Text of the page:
The water was quite warm and fairly clear. There was a good variety of colorful fish and some squid, so I spent about 90 minutes snorkeling. The coral was in pretty rough shape but looked like it was making a comeback. I guess it had been damaged in the Tsunami.

Lunch was an adventure. They provided a box lunch of a sandwich, a muffin, a box of orange juice, a green banana, and a tangerine. This did not come from the ship and after seeing conditions on the island and, not knowing the provenance of the sandwich and muffin, the only things we tried were the fruit (which we could peel) and the juice. The banana, though green outside, was perfectly ripe and absolutely the best banana I have ever tasted. They did provide plenty of bottled water to drink.

Other impressions. There were a lot of schools so apparently a good emphasis on education. Guide said 90% of kids go to school. Many drivers training businesses as well. Lots of noise, bright colors, smells, stray animals, confusion and trash. It was in the 90s and the humidity was in the 80s. Not a place where we would be wanting to buy a timeshare or rush back to visit again. Did not really get much chance to interact with the locals, so don’t really know what they are like. Lots of people in uniforms – police, army, guards. They had a modern airport /military base with jet flights daily to India. This was built by the Japanese in WWII. And, of course, chaotic traffic with many of the same characteristics as traffic in Vietnam and Cambodia.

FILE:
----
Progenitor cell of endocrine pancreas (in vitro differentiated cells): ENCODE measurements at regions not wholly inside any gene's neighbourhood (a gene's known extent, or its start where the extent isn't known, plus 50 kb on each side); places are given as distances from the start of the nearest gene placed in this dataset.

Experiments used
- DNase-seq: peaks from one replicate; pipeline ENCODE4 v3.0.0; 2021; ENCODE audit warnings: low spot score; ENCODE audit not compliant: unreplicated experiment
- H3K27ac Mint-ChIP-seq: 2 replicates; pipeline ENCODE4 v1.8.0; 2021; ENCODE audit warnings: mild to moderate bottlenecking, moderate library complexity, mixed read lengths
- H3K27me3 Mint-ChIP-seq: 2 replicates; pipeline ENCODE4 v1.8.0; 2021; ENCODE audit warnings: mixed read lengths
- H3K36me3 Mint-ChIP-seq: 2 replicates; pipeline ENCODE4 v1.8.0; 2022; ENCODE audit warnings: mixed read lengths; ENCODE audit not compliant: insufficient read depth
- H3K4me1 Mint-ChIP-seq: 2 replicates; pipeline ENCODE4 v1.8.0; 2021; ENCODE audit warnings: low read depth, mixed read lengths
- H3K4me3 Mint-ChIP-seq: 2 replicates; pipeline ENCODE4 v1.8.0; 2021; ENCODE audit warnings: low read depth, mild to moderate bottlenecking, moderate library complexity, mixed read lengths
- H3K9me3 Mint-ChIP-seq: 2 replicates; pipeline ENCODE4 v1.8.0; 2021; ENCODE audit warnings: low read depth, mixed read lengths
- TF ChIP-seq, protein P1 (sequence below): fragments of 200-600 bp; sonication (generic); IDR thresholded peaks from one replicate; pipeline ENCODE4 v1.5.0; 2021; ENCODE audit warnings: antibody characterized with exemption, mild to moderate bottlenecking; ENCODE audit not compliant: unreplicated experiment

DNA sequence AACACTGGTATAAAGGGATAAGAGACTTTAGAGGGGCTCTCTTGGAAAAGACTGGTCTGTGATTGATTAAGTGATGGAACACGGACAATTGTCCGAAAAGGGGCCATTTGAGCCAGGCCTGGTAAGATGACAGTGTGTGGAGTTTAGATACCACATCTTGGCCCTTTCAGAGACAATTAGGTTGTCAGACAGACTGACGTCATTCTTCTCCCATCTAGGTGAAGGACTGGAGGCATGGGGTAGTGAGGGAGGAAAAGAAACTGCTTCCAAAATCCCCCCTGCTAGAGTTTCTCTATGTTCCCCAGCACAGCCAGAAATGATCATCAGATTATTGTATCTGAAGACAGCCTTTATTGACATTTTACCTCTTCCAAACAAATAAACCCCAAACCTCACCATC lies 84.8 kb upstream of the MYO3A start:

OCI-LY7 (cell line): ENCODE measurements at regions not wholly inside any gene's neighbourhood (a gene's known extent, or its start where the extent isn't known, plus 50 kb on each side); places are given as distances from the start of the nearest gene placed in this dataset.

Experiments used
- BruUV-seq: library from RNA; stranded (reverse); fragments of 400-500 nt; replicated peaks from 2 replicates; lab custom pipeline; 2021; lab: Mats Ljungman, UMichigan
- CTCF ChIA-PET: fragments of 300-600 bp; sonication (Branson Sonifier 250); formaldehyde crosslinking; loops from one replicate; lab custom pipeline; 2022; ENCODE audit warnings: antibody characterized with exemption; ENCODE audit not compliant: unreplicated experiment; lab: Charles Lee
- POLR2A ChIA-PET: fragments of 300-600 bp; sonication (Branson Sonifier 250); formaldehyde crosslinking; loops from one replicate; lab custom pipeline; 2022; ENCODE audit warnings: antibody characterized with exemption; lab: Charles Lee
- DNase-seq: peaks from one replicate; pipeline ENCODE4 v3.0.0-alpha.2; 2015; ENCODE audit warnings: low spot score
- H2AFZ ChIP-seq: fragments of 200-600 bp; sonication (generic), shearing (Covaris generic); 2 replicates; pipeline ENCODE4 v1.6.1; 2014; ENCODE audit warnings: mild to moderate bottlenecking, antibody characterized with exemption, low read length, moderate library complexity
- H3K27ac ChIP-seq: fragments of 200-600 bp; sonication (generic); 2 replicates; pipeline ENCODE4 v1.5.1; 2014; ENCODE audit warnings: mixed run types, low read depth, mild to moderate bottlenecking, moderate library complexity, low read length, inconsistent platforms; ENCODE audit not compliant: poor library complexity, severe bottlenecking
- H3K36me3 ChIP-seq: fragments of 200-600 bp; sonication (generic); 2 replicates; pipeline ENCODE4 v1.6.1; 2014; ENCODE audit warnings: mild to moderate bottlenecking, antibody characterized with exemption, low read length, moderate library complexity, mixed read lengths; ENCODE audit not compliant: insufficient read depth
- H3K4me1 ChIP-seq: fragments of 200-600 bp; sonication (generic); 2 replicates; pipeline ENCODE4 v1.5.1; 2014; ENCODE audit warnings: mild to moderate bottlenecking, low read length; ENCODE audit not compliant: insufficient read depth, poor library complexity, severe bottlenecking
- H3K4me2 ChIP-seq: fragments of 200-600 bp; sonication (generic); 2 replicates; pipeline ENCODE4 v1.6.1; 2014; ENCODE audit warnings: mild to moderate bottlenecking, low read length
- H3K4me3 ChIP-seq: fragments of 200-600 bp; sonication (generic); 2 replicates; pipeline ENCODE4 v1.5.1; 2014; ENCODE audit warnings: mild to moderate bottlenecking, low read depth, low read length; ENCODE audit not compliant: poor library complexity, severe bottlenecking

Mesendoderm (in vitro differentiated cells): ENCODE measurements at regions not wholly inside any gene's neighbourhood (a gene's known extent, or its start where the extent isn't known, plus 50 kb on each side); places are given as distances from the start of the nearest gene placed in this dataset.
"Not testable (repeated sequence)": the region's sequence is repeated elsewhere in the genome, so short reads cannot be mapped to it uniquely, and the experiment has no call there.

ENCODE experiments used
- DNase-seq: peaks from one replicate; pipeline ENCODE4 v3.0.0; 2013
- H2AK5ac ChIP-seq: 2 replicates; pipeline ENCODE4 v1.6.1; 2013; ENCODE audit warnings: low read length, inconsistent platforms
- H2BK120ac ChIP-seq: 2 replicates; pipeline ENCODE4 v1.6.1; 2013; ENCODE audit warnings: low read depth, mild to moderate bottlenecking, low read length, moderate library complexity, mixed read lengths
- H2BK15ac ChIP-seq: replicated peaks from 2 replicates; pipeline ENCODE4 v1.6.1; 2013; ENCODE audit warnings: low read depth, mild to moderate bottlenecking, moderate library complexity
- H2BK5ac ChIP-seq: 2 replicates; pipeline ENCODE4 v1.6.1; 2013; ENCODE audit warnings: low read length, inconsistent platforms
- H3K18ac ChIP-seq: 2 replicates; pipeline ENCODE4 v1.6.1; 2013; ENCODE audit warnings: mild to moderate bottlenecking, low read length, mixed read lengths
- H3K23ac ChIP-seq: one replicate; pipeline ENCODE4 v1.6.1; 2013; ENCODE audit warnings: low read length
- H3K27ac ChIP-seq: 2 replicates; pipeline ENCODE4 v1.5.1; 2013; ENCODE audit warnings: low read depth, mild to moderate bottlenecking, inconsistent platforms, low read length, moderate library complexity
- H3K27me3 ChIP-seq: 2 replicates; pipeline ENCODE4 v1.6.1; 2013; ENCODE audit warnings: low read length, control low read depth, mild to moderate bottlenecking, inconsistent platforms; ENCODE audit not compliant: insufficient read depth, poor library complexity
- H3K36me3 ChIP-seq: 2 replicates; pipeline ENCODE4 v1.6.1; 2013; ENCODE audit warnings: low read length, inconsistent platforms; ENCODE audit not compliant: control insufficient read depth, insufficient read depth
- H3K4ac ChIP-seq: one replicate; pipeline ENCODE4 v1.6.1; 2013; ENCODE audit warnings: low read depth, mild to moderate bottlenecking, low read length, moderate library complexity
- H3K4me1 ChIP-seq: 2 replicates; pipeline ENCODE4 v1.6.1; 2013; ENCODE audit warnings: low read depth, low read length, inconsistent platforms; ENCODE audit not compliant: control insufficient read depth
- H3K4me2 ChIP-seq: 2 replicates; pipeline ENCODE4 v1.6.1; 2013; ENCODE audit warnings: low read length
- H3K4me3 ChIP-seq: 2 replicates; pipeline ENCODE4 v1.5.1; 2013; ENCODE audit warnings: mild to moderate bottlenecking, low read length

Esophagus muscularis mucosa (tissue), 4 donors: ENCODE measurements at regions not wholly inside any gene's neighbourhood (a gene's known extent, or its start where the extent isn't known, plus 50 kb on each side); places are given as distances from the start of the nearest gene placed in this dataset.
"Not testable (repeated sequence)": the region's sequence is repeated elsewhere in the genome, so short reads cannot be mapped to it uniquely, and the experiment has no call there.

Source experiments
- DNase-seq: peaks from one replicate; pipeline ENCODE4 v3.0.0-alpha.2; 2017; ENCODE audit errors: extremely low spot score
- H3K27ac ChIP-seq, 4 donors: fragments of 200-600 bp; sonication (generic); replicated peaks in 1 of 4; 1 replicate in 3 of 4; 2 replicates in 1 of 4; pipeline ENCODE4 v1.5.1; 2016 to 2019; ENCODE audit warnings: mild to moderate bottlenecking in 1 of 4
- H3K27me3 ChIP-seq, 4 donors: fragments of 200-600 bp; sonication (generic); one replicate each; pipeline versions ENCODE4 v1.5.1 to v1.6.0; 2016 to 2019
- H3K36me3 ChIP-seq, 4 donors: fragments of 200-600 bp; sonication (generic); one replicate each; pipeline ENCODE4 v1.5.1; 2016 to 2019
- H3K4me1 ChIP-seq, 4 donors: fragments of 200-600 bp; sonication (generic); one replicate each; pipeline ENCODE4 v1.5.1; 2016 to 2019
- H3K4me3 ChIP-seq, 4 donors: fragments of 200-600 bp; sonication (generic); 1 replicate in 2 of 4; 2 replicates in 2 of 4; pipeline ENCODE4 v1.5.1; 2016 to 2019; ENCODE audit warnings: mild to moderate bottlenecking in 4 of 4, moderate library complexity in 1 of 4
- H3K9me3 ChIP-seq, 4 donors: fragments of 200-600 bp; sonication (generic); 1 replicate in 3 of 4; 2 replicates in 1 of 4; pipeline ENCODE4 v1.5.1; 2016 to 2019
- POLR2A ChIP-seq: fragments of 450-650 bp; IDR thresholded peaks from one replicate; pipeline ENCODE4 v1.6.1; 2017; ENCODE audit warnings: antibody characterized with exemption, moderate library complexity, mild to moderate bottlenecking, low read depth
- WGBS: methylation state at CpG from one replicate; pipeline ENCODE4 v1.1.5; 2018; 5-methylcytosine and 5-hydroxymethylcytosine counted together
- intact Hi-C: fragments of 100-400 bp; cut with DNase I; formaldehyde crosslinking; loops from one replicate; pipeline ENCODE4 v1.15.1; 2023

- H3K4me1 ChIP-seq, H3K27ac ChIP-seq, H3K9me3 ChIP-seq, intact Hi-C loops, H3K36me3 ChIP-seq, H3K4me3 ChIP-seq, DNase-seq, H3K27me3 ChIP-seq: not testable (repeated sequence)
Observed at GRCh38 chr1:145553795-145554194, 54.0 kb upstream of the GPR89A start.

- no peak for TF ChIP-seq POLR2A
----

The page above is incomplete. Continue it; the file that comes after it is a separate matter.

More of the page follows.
Next stop Mumbai – after four days at sea. We are in the Bay of Bengal which is part of the Indian Ocean and will round the southern tip of India and go up into the Arabian Sea to Mumbai which is on India’s west coast.

1 comment:

  1. The Indian hospitality industry has seen a major hike in the recent times owing to the astounding industrial growth of the country. The growth in the IT sector has also hugely led to the revolving fortunes of the metros and major cities of the country. Offshore business flowing in and the eagerness of the MNCs to come up in India has led to the obvious growth of the hospitality sector also. Most of the big names in the hospitality industry from India and abroad have their properties in the important commercial hubs of the country. However, surprisingly, the hospitality industry is not that vigorously promoted in one of the most important metros of the country, Kolkata. In the past decade Kolkata has also seen major industrial growth. But unfortunately, the West Bengal state Government hasn’t shown much inclination towards the development of the hospitality industry of the state in general and the hotels in Kolkata in particular. Inspite of the repeated appeals from the Hotel and Restaurant Association of Eastern India, the state government hasn’t come up with steps that would boost the growth of the hospitality industry. Most of the suggestions and appeals made by the Association have gone unheeded. On the contrary, the state government increased the luxury tax payable by the air conditioned budget hotels in Kolkata and the ones in the rest of the state by a whopping 650%. Change in excise duties, reduction in the bar license renewal fee etc have also not been worked upon. In one word, the government seems to be underestimating the need to strengthen and boost the hospitality industry in the wake of unprecedented industrial growth. With proper etching out of the taxes and fees payable by the hotels of the state, the state government can make the business hotels in Kolkata and other renowned hotels of the state bring in huge profits for the state.